Thermal variation of the plateau (k = 2 to 8–10) quadrupolar splittings of MV1 MV2 and NERs model membranes. Data for POPC and POPC/Chol is also shown for comparison. Accuracy of the measure is ±1 kHz. On the double Y-axis the corresponding Carbon-Deuterium order parameter is shown. Because the average orientation of all plateau C–D bonds is at 90° with respect to the long lipid axis, twice |SCD| is plotted to express residual ordering information relative to the bilayer normal. FIG. 4B. Scheme describing how the physical properties of NER, MV1 and MV2 membranes could affect nuclear envelope assembly. Left: NERs (relatively-rigid) are located at the poles of the sperm nucleus and play the role of anchorage to chromatin. “MV1- like” membranes are very fluid and hence may have the role to “prime” the process of fusion. PLCγ in a second step hydrolyses PtdInsP2 into DAG, which initiates fusion of vesicles. Right: experimental deuterium NMR spectra of MV1, MV2 and NERs: the wider the trace the more rigid the system.

Based on our findings we have drawn a scheme for in vitro nuclear envelope assembly, Figure 4B. The nuclear envelope remnants are membrane domains located at the acrosomal and centriolar fossae of the sperm nucleus. They are conserved membranous regions throughout the animal kingdom [39]. One of their physical properties is that they cannot be removed by moderate action of detergents. This may be related to the high amount of cholesterol (42 mol%) and to the manner in which they may anchor to chromatin [9].

As determined in this study these membranes, although having liquid-ordered phase properties, are nonetheless more fluid than classical liquid-ordered membranes. They may play a role as anchorage for chromosome reorganisation. In cell free assays MV1 has been demonstrated to primarily fuse to the poles of demembranated sperm nuclei at NERs [40]. Fusion propagates from the poles where MV1 is “docked” [40]. The unusual fluidity of these membranes would be ideal for the initial “docking” to more rigid NER membranes. From these studies we suggest that the initial “docking” of MV1 would be a priming event preparing the membrane environment for localised fusion to take place. Upon the activation of PLCγ on MV1, PtdIns(4,5)P2 is hydrolysed to DAG which induces localised fusion [7], [40]. Moreover, we have shown by 31P NMR studies that the polyphosphoinositides impose their orientation dynamics on other lipids. Under these circumstances the polyphosphoinositides could induce a clustering effect, which may enhance the “bulging” of a region of negative potential and hence the interaction with PH domains, C2 domains and polybasic rich residues of various proteins [33], [41], [42], [43], [44]. These types of interactions may counterbalance membranes with high amounts of phosphoinositides and render them stable.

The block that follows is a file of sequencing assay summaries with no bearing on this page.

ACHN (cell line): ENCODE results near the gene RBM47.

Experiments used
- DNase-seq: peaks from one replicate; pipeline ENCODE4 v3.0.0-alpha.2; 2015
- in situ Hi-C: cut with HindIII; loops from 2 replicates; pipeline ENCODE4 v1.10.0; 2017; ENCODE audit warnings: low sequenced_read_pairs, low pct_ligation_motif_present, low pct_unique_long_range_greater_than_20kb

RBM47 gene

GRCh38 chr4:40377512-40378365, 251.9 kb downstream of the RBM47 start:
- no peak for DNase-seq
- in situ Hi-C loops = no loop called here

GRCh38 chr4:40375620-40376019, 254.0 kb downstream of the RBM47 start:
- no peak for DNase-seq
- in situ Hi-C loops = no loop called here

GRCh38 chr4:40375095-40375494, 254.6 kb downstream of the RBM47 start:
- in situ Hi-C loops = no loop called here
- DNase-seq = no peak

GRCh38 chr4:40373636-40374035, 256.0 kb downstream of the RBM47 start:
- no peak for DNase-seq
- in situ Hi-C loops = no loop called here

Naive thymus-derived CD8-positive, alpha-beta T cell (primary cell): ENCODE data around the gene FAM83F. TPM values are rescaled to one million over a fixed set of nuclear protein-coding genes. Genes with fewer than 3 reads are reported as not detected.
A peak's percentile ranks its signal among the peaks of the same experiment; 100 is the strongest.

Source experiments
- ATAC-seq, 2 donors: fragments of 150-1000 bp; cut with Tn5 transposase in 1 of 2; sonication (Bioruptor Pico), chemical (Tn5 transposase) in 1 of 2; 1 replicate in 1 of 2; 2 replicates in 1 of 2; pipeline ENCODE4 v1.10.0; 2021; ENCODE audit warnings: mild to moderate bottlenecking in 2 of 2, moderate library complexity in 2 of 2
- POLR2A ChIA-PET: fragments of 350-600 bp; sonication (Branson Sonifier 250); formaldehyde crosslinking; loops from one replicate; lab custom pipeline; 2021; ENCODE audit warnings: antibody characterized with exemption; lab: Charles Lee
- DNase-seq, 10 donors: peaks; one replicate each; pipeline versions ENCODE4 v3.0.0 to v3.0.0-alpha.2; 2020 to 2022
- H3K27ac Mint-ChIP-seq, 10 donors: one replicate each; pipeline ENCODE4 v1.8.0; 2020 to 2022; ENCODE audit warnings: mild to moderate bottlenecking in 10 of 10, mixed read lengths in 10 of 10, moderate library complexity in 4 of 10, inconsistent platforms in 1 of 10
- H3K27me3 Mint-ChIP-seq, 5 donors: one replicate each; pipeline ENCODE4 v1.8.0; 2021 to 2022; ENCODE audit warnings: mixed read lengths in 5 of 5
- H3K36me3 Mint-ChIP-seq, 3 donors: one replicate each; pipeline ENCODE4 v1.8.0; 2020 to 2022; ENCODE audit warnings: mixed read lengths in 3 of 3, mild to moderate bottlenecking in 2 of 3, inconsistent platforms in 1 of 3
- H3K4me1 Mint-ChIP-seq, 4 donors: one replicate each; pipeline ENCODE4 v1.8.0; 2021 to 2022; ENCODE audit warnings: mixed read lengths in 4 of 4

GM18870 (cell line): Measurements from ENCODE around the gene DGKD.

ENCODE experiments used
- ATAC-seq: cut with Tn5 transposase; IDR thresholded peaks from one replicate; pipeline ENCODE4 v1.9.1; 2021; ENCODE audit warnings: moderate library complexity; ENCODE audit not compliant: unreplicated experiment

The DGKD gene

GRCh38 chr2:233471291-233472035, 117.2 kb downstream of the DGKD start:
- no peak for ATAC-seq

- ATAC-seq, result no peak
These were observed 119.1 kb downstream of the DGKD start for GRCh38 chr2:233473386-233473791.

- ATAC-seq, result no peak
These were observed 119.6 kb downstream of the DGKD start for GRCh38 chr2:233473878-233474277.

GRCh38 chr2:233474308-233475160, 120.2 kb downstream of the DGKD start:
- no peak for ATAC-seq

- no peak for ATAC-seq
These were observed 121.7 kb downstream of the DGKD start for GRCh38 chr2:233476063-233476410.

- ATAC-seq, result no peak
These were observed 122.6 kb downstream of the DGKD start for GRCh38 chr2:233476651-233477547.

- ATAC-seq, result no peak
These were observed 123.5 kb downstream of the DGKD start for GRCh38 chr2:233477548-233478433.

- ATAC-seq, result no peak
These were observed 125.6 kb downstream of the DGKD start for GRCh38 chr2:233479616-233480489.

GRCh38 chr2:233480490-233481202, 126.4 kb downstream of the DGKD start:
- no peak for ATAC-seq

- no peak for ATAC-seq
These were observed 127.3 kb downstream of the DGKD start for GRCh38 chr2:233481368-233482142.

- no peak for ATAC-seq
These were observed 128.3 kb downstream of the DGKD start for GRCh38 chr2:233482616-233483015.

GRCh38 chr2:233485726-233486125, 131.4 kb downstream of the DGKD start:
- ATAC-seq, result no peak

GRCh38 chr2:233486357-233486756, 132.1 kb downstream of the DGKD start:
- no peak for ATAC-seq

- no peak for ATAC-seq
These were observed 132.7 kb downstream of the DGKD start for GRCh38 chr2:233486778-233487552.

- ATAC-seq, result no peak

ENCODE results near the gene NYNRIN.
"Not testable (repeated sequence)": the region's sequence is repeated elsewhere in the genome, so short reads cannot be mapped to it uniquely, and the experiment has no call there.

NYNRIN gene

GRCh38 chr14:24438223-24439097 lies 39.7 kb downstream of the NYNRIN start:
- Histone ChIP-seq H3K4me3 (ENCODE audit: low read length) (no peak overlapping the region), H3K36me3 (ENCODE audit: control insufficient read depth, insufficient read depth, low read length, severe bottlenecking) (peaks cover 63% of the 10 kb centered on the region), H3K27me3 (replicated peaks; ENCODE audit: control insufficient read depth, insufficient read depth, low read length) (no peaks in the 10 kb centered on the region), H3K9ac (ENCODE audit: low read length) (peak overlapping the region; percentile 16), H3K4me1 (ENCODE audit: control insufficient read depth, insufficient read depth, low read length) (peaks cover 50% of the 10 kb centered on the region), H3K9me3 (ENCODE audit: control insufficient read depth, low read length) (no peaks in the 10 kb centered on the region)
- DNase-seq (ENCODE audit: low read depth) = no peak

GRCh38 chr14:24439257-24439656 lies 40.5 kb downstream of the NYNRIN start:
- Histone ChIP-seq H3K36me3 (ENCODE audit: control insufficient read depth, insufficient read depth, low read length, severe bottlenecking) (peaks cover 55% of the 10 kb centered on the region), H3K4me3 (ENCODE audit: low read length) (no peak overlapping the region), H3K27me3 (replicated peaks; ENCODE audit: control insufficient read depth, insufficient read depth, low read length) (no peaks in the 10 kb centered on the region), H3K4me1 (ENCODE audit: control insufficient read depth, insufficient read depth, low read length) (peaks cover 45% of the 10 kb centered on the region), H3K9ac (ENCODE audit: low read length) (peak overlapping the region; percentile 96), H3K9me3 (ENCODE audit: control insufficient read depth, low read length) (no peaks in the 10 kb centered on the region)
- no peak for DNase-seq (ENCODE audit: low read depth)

The work reported here leads to a plausible explanation for the effect of polyphosphorylated phosphoinositides on membrane morphology, supporting also the theoretical work performed by Pastor and co-workers, and hones the concept that the polyphosphoinositides have a dual property of being signalling molecules as well as modulators of membrane morphology.

Supporting Information

Figure S1.

Order Parameter of end chain segments C16-2H3, “MV1-like” membranes. Thermal variation of the C16-2H3 (k = 16) quadrupolar splittings of POPC, POPC/PtdIns (30/20 and 10/40) panel A; POPC/PtdIns/PtdInsP (30/20/18), panel B; POPC/PtdIns/PtdInsP2 (30/20/12), panel C; and MV1-like model membranes POPC/PtdIns/PtdInsP/PtdInsP2 (30/20/18/12), panel D. For comparison, data for pure POPC and POPC/PtdIns (30/20) membranes were added to the graph for the three last compositions. Other parameters are as in main text.


Figure S2.

Core fluidity of “MV2-like” model membranes. Representative deuterium wide-line NMR spectra of pure POPC-2H (left column) and with a MV2 composition: POPC/Chol/PtdIns/PtdEth/PtdSer (30/20/20/25/5). Temperatures are indicated on the spectra. Other parameters are as in main text.


Figure S3.

Order Parameter of end chain segments, “NER-like”-membranes. Thermal variation of the C16-2H3 (k = 16) quadrupolar splittings of POPC/Chol/PtdIns (28/42/30) and POPC/Chol/PtdIns/PtdInsP (28/42/23/7), panel A; POPC/Chol/PtdIns (28/42/30) and POPC/Chol/PtdIns/PtdInsP2 (28/42/23/7), panel B: POPC/Chol/PtdIns (28/42/30) and NERs-like model membranes POPC/Chol/PtdIns/PtdInsP/PtdInsP2 (28/42/23/16/7/7), panel C. For comparison, data for pure POPC and POPC/Chol (58/42) membranes were added to the graphs. Other parameters are in main text.



We would like to thank Richard D. Byrne for helping with cholesterol assays and mass spectrometry analysis. We thank Nirmal Jethwa for critically reading the manuscript.

Author Contributions

Conceived and designed the experiments: VZ AG MG BL EJD. Performed the experiments: VZ MG. Analyzed the data: VZ EJD. Contributed reagents/materials/analysis tools: SB AG BL. Wrote the paper: BL EJD.